What special dietary instructions should I follow?
Unless your doctor tells you otherwise, continue your normal diet.
What should I do if I forget a dose?
Take the missed dose as soon as you remember it. However, if it is almost time for the next dose, skip the missed dose and continue your regular dosing schedule. Do not take a double dose to make up for a missed one.
What side effects can this medication cause?
Clobazam may cause side effects. Tell your doctor if any of these symptoms are severe or do not go away:
- problems with coordination
- difficulty speaking or swallowing
- change in appetite
- joint pain
Some side effects can be serious. If you experience any of these symptoms or those listed in the SPECIAL PRECAUTIONS section, call your doctor immediately or get emergency medical treatment:
- difficult, painful, or frequent urination
- difficulty breathing
- sores in your mouth
- peeling or blistering skin
Clobazam may cause other side effects. Call your doctor if you have any unusual problems while taking this medication.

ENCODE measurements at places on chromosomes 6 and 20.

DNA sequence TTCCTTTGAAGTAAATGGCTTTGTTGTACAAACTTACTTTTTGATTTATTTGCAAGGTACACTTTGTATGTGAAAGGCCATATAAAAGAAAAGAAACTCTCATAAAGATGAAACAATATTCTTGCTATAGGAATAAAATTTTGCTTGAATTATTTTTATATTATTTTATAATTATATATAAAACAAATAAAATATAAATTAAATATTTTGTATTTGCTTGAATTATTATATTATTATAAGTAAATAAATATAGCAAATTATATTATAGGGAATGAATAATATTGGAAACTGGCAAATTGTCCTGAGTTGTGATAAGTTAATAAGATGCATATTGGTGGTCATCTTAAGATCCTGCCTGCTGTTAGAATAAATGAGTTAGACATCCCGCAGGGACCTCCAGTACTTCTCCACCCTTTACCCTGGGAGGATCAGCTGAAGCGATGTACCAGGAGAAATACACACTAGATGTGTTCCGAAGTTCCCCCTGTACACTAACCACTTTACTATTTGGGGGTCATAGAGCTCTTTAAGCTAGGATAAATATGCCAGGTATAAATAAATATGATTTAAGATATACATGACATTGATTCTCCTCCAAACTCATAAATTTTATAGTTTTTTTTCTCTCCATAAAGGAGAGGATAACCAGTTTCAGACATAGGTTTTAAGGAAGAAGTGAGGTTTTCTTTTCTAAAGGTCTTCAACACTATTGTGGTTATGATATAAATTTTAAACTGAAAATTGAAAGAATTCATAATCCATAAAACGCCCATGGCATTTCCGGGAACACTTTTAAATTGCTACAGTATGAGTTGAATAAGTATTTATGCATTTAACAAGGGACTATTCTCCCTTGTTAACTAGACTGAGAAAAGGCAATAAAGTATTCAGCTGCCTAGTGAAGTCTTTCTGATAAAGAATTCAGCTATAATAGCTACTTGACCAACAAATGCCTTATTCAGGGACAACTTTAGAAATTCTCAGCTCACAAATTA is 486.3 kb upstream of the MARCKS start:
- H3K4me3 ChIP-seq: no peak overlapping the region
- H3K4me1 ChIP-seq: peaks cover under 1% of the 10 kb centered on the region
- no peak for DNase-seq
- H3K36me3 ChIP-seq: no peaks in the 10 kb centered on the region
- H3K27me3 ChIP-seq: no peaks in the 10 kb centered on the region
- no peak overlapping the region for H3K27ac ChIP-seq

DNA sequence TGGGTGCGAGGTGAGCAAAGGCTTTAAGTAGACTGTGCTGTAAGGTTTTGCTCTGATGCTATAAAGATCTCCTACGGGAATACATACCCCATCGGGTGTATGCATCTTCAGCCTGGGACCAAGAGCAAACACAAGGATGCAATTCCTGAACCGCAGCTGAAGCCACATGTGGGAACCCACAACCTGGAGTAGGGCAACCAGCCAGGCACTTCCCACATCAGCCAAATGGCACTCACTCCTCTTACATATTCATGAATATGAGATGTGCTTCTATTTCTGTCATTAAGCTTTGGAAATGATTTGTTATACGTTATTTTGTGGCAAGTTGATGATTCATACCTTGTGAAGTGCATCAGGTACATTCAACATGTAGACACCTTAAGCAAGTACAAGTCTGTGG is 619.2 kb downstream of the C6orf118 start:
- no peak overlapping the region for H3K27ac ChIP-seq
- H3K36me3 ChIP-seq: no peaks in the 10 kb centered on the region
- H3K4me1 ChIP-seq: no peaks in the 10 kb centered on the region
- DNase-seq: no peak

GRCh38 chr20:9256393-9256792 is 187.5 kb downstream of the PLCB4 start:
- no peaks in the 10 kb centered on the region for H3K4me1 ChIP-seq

If you experience a serious side effect, you or your doctor may send a report to the Food and Drug Administration's (FDA) MedWatch Adverse Event Reporting program online (http://www.fda.gov/Safety/MedWatch) or by phone (1-800-332-1088).
What should I know about storage and disposal of this medication?
Keep this medication in the container it came in, tightly closed, and out of reach of children. Store clobazam in a safe place so that no one else can take it accidentally or on purpose. Store it at room temperature and away from excess heat and moisture (not in the bathroom). Store clobazam suspension (liquid) in an upright position. Do not use any remaining liquid more than 90 days after first opening the bottle.